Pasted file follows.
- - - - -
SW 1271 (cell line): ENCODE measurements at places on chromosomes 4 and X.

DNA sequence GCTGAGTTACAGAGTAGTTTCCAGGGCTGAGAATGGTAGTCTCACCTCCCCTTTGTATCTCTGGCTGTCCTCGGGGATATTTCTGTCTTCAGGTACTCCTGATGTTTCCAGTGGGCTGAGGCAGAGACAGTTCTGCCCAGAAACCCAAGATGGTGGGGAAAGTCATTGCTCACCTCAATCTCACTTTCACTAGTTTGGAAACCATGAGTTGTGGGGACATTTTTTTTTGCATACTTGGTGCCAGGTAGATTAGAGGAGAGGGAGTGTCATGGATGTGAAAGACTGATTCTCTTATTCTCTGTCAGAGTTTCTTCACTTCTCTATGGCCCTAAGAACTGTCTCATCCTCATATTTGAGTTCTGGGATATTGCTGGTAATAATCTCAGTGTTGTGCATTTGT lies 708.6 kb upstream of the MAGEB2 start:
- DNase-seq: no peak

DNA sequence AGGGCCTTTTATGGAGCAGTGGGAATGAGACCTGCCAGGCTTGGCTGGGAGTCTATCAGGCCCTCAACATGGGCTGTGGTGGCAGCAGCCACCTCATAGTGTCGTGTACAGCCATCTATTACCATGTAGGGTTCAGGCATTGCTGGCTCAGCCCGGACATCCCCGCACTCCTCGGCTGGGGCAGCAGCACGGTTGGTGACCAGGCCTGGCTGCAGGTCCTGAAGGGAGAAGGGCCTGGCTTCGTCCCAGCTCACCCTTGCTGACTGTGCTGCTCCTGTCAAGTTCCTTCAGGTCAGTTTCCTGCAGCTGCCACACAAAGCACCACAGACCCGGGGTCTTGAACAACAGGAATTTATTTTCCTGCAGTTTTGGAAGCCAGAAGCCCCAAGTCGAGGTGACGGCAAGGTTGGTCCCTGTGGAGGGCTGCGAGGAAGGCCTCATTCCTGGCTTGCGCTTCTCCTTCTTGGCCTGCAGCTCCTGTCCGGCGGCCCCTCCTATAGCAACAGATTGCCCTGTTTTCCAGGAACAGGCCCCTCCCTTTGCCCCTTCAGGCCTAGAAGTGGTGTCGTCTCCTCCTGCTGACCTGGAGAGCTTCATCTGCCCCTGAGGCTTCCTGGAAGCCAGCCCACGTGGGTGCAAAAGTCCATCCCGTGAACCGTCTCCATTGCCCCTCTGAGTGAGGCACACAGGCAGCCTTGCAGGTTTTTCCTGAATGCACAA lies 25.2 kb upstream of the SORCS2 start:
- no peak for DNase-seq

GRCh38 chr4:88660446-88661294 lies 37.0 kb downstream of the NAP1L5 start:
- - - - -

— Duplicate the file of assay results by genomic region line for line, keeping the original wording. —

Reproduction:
SW 1271 (cell line): ENCODE measurements at places on chromosomes 4 and X.

DNA sequence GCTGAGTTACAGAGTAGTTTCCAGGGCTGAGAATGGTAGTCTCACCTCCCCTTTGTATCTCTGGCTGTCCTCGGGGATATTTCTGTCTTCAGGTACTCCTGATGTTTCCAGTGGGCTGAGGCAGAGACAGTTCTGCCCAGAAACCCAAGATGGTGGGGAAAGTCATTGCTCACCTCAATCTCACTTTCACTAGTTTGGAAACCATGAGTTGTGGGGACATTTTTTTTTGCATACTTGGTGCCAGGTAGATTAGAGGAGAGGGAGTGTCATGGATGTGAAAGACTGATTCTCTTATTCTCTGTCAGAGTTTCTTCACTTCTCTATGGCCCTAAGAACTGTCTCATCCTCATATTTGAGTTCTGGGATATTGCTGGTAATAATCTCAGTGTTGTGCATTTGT lies 708.6 kb upstream of the MAGEB2 start:
- DNase-seq: no peak

DNA sequence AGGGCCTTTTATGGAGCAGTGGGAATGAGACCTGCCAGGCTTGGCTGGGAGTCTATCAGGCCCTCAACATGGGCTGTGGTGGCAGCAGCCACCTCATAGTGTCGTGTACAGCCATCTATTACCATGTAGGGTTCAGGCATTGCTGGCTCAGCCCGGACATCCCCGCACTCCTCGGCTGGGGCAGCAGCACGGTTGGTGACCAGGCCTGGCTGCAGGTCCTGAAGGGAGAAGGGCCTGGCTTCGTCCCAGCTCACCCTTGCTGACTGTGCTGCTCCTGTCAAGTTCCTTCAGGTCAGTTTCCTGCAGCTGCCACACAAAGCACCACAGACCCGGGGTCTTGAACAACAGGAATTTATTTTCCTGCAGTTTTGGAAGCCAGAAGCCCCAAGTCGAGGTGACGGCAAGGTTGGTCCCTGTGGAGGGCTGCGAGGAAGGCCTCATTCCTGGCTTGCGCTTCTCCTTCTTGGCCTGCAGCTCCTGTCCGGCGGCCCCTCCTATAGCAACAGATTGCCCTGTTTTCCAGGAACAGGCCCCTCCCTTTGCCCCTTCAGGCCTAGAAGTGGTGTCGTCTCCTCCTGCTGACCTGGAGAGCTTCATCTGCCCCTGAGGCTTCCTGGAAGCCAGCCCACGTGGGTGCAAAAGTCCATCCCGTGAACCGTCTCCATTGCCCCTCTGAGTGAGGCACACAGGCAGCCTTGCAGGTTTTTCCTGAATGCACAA lies 25.2 kb upstream of the SORCS2 start:
- no peak for DNase-seq

GRCh38 chr4:88660446-88661294 lies 37.0 kb downstream of the NAP1L5 start: